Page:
There is no greater way to end the week than on a high note. This morning I got a letter from a Seiko owner. The bracelet on his trustworthy Seiko Cal. 7A28, finally gave up the ghost. And who can blame the poor thing - it had lasted over 35 years! The owner had contacted the Seiko service centre in Sydney and they replied with the following:
"The calibre is 7A28-703B and unfortunately we are no longer able to assist with that watch due to the exhaustion of our original spare parts.
You may however find that a watchmaker who can be sourced through the WCA (Watch & Clockmakers of Australia Inc.) website can assist. The WCA website is http://www.wca.org.au. Once in the website you may need to click on the small circle on the top right hand corner to gain access to the Repairer Locator where you can find Seiko Service Specialists https://wca.tidyhq.com/public/pages/wca-member-seiko-specialists or watch and clock repairers https://wca.tidyhq.com/public/pages/member-locator
These businesses often have residual stock of original parts or generic parts which enables them to undertake work where we cannot. We have in the past referred people to the Watch and Clockmakers of Australia Inc and they were able to get their watch repaired.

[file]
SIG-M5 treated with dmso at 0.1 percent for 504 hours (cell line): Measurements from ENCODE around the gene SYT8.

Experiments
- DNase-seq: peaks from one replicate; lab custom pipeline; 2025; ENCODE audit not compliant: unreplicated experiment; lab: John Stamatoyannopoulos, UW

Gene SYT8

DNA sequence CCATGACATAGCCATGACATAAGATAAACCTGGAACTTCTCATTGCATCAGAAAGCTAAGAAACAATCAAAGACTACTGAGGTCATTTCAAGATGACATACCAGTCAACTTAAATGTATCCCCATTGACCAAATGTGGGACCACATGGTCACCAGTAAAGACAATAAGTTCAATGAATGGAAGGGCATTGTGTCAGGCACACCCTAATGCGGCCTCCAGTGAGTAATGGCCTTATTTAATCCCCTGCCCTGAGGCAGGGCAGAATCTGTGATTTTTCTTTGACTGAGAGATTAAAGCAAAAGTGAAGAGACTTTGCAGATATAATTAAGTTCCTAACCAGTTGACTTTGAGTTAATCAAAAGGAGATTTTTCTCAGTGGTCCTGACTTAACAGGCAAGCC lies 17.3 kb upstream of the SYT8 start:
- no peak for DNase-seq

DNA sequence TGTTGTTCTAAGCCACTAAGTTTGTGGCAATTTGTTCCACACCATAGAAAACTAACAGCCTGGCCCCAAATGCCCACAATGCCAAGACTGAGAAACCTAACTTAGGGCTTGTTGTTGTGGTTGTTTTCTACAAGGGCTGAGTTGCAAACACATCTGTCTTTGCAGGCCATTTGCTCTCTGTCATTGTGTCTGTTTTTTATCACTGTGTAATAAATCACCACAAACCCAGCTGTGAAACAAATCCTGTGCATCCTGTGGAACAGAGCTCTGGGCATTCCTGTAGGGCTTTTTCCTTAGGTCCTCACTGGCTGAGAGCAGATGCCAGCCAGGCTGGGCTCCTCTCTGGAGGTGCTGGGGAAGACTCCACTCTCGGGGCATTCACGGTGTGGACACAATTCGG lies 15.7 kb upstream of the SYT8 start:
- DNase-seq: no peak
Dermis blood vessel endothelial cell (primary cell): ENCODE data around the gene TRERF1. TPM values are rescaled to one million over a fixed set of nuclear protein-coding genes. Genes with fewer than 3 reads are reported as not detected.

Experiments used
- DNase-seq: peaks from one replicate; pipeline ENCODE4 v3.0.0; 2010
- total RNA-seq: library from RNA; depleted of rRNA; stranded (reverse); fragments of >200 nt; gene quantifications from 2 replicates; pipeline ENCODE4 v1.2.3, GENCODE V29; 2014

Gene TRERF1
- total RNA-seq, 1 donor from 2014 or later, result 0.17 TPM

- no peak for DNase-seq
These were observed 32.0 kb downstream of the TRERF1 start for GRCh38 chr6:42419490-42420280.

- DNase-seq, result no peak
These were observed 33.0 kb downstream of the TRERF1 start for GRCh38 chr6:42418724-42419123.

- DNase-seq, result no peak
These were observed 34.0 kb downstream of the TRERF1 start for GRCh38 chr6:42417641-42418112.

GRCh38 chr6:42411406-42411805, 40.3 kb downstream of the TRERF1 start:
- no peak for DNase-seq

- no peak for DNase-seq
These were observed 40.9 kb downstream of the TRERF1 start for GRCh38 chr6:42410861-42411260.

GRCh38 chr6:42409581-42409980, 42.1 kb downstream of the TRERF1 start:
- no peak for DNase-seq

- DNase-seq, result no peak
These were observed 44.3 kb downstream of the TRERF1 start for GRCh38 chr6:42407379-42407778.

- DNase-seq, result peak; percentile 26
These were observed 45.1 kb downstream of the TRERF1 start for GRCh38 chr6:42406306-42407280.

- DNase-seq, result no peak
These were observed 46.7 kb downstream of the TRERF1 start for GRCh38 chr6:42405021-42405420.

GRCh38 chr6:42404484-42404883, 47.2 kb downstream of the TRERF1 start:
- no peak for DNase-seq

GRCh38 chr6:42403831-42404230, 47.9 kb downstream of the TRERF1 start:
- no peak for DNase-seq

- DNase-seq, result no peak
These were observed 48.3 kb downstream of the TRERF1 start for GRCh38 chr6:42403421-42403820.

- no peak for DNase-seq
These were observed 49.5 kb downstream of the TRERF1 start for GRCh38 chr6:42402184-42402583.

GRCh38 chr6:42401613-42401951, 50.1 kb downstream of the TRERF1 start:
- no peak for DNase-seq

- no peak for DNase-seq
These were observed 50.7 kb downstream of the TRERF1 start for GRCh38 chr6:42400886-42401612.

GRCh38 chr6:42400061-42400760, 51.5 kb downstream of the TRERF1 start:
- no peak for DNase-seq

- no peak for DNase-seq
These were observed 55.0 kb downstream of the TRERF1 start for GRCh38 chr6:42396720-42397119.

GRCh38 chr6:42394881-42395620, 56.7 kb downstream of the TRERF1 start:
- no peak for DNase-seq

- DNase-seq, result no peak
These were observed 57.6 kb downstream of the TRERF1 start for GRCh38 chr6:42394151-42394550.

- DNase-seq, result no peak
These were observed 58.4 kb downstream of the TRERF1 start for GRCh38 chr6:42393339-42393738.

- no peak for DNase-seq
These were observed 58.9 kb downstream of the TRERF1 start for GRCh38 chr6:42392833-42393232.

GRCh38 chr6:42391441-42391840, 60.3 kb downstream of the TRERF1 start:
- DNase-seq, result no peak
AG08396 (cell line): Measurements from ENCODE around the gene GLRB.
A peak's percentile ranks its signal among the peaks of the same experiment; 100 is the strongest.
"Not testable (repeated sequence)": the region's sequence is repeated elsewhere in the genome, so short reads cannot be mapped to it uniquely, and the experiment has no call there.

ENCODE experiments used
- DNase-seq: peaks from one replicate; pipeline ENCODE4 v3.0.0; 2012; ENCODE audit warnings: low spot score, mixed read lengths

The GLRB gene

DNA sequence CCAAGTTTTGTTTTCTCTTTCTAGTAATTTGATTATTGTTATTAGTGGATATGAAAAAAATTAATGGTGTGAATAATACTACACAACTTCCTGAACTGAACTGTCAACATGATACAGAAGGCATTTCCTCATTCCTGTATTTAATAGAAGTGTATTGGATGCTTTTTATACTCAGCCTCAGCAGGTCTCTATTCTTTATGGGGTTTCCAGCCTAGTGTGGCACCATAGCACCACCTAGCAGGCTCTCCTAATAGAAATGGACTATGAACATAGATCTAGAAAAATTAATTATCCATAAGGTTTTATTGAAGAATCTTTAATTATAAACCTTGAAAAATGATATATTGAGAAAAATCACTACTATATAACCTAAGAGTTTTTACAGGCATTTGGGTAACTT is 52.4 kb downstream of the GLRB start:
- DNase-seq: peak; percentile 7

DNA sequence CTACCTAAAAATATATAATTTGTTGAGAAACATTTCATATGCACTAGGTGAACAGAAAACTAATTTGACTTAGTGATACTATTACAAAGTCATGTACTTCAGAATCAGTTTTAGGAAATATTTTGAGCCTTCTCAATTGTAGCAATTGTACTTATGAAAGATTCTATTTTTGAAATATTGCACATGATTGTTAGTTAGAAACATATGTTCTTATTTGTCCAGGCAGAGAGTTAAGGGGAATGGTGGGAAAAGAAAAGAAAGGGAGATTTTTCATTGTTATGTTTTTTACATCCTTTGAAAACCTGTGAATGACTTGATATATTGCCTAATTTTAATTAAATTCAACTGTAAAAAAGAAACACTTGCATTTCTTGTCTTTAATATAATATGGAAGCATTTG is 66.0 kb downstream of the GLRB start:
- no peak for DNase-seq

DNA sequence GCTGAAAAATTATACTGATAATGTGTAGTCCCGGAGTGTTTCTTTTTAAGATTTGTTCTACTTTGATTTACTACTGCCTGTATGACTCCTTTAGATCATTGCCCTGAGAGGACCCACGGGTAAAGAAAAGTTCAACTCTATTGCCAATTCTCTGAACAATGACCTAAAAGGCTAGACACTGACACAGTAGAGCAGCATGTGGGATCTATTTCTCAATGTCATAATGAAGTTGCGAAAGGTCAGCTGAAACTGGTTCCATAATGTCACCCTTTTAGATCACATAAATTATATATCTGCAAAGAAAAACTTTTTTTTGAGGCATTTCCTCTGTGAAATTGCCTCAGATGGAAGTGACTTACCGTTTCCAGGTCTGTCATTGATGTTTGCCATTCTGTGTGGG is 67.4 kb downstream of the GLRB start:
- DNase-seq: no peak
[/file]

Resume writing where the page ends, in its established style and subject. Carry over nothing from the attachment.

Disclaimer note: The WCA is not associated in any technical or commercial way with the Seiko Australia P/L and we accept no responsibility of any kind whatsoever for the outcome of work carried out by their members.
The WCA website is http://www.wca.org.au
Customer Service – Client Contact"
How uplifting an example of great customer service this is. Whilst Seiko can't help this time, they are still able to provide hope. The appreciation of WCA (a professional body for independent Australian watchmakers) was more than just respectful but a logical possible solution. Even the suggestion that repairing a bracelet with generic parts should be an acceptable outcome is encouraging. While we personally have no stock of Seiko parts, there is a possibility that our colleagues might have, and might be able to help.
If I were the recipient of Seiko's letter and owner of a Seiko watch I would be so pleased with the way my query was handled and, without a doubt, would consider buying a new Seiko watch. There is something gratifying about being a part of a great brand who which still stands at the very forefront of horology.
And I hear what you’re saying: why do Swiss brands still arrogantly refuse to offer you the same level of service? Why do they not see independent watchmakers as an important link in the horological chain; and why are they preventing us watchmakers from doing what we are trained for by restricting the supply of spare parts?
We are expecting a delivery of our Freedom to Make, Right to Repair mugs on Monday, and the first mug will be sent to the Seiko service people as a recognition of mutual respect.
Well done comrade Hattori!